4 Benefits Of Taking Up A Second Language

More and more employers and companies are prioritising hiring multilingual candidates, and for a good reason – knowing how to speak more than one language makes you a more well-rounded and culturally-sensitive individual.

Apparently, however, your career isn’t the only one that can benefit from learning a new language.

In fact, there’s a growing number of studies and proof that show that your brain might actually benefit the most from being multilingual.

Below are the potential gains learning a new language can have on your brain.

1. Better Memory and Improved Decision-Making Skills

Many studies have shown that people who know more than one language had better working memory than those who only know one language.

But, that’s not all.

Because the language acquisition process requires you to pick up nuances and subtleties of a new language, you can also apply the same kind of thinking, often subconsciously, in various situations in your daily life.

As a result, people who are bilingual are able to make more rational decisions in their life, whereas those who know only a single language are more likely to base their decisions on how they feel.

2. Higher Ability to Focus

People who can speak multiple languages can actually deal with distractions better and are able to focus more.

Apparently, as a result of being able to switch between multiple languages, a multilingual’s brain has a lot of practice on filtering the necessary kind of information and focusing only on what’s relevant to the context.

Those who can speak more than one language can the use the same ability to filter out noise and distractions while studying, reading, writing, or while at work.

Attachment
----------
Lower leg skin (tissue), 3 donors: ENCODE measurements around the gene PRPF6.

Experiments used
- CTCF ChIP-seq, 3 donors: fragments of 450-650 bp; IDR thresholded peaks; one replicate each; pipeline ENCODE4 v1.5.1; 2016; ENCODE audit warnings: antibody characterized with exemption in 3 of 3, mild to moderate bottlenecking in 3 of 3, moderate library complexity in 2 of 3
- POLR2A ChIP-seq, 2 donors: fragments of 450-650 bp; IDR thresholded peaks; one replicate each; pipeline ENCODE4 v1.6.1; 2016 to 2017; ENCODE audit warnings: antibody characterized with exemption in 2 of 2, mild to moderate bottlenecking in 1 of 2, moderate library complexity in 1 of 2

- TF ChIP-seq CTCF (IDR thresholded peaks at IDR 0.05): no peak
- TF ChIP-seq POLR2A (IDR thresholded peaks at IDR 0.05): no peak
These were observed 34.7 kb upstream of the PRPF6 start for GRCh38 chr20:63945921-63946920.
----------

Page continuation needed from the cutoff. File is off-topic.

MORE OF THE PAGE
3. Bigger Brain

This benefit is actually quite literal. Studies conducted in recent times showed that certain parts of the brain of bilingual individuals were actually bigger compared to those who are monolingual.

While it remains unclear what the increased size means, it probably shouldn’t hurt to have a bigger brain than normal.

4. Delayed Onset of Dementia Later on in Life

Dementia eventually comes for everybody as they age. However, as more and more researchers look for ways to delay, if not prevent, the onset of this crippling disease, they have found that being bilingual can delay its onset by as much as five years.

The constant exercise of having to switch between one language and another helps keep your brain active well onto the later stages of your life, which has been attributed as one of the key reasons why bilingual people tend to have dementia much later on in life.

It doesn’t matter how long or young you are. There are many reasons why you should take the chance and learn a new language.

So, what are you waiting for? Take Japanese classes in Singapore today and invest in yourself.

You might not benefit from having learned a new language right away, but your brain will be thankful for you for your decision to do it early on in your life.